Skip directly to site content Skip directly to page options Skip directly to A-Z link Skip directly to A-Z link Skip directly to A-Z link
Volume 28, Supplement—December 2022

Sexual Violence Trends before and after Rollout of COVID-19 Mitigation Measures, Kenya

Walter Ochieng1, Elizabeth O’Mara Sage1Comments to Author , Thomas Achia, Patricia Oluoch, Caroline Kambona, John Njenga, Marc Bulterys, and Aun Lor
Author affiliations: US Centers for Disease Control and Prevention, Atlanta, Georgia, USA (W. Ochieng, E. O’Mara Sage, A. Lor); US Centers for Centers for Disease Control and Prevention, Nairobi, Kenya (T. Achia, P. Oluoch, C. Kambona, J. Njenga, M. Bulterys)

Cite This Article


COVID-19 mitigation measures such as curfews, lockdowns, and movement restrictions are effective in reducing the transmission of SARS-CoV-2; however, these measures can enable sexual violence. We used data from the Kenya Health Information System and different time-series approaches to model the unintended consequences of COVID-19 mitigation measures on sexual violence trends in Kenya. We found a model-dependent 73%–122% increase in reported sexual violence cases, mostly among persons 10–17 years of age, translating to 35,688 excess sexual violence cases above what would have been expected in the absence of COVID-19–related restrictions. In addition, during lockdown, the percentage of reported rape survivors receiving recommended HIV PEP decreased from 61% to 51% and STI treatment from 72% to 61%. Sexual violence mitigation measures might include establishing comprehensive national sexual violence surveillance systems, enhancing prevention efforts during school closures, and maintaining access to essential comprehensive services for all ages and sexes.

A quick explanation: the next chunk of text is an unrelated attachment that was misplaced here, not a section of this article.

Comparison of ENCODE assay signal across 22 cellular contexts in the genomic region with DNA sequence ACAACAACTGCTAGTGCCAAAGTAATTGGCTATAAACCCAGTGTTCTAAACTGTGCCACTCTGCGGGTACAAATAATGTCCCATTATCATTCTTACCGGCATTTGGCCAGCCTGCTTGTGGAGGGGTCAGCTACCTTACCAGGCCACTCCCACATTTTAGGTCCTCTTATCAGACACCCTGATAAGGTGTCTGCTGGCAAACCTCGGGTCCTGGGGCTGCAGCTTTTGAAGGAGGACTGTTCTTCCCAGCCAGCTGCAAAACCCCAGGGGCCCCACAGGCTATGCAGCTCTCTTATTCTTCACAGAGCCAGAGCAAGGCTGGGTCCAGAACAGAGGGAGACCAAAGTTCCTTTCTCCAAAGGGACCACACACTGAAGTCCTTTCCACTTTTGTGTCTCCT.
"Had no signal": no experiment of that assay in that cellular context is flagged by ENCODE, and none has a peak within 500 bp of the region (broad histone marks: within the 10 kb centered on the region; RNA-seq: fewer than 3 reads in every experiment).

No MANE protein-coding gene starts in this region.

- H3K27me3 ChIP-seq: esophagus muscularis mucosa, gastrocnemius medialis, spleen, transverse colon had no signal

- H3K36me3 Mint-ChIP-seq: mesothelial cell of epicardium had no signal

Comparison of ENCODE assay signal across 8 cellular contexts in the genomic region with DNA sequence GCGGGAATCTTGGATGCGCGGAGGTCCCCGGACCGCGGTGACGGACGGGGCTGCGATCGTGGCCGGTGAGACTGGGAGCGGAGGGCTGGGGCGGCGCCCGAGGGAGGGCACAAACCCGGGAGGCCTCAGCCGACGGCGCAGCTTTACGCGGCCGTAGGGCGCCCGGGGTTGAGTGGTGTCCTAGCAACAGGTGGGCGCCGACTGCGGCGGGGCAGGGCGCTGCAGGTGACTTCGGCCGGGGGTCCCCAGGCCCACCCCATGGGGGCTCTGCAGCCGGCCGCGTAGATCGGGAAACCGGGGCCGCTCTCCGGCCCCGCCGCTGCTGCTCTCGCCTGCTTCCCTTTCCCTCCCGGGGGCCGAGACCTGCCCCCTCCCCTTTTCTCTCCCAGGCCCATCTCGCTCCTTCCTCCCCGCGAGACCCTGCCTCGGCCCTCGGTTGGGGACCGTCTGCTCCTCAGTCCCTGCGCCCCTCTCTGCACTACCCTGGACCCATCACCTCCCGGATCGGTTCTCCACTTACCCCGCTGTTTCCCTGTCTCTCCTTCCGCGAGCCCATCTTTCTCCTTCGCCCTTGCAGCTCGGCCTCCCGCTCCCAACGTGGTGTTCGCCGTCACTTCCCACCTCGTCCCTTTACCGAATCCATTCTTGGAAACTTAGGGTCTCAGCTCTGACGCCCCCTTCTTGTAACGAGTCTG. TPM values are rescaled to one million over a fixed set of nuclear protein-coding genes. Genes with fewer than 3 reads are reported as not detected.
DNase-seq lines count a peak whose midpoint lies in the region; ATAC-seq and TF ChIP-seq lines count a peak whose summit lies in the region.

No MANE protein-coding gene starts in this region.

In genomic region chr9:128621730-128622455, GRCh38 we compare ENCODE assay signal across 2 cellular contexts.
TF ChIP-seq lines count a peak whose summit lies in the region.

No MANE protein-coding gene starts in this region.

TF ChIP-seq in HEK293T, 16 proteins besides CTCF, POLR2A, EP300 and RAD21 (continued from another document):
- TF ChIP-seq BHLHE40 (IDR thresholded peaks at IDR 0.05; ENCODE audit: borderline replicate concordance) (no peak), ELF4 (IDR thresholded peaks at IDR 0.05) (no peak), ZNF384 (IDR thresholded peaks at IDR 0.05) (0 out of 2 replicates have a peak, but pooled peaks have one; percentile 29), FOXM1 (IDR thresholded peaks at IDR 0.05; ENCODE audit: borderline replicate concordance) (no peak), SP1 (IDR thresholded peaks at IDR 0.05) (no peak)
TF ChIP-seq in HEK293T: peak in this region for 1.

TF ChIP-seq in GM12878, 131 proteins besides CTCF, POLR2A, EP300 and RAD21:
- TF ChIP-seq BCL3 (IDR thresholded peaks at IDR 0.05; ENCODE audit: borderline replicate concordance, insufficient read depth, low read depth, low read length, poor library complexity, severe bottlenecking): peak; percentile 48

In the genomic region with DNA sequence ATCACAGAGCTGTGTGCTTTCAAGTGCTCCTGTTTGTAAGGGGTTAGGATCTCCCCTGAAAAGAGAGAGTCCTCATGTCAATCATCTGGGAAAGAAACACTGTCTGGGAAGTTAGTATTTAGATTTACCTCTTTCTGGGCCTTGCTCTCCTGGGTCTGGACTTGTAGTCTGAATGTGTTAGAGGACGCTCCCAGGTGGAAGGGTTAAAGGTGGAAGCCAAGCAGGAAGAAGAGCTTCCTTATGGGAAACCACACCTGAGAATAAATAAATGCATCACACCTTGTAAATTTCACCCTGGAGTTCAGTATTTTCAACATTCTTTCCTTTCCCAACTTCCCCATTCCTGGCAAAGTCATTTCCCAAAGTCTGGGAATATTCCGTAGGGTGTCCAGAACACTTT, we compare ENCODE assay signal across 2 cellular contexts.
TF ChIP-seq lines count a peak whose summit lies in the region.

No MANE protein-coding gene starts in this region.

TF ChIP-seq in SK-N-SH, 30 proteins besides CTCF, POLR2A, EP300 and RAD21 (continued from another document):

COVID-19 mitigation measures such as curfews, lockdowns, and travel restrictions reduce disease transmission, but these measures also disrupt economic activities and social networks, and hinder access to health and social services (1,2). Mass disruption of socioeconomic activities often has unintended consequences, including an increase in sexual violence and prolonged exposure to abusers, while concomitantly limiting survivors’ access to and the availability of medical and social services (25).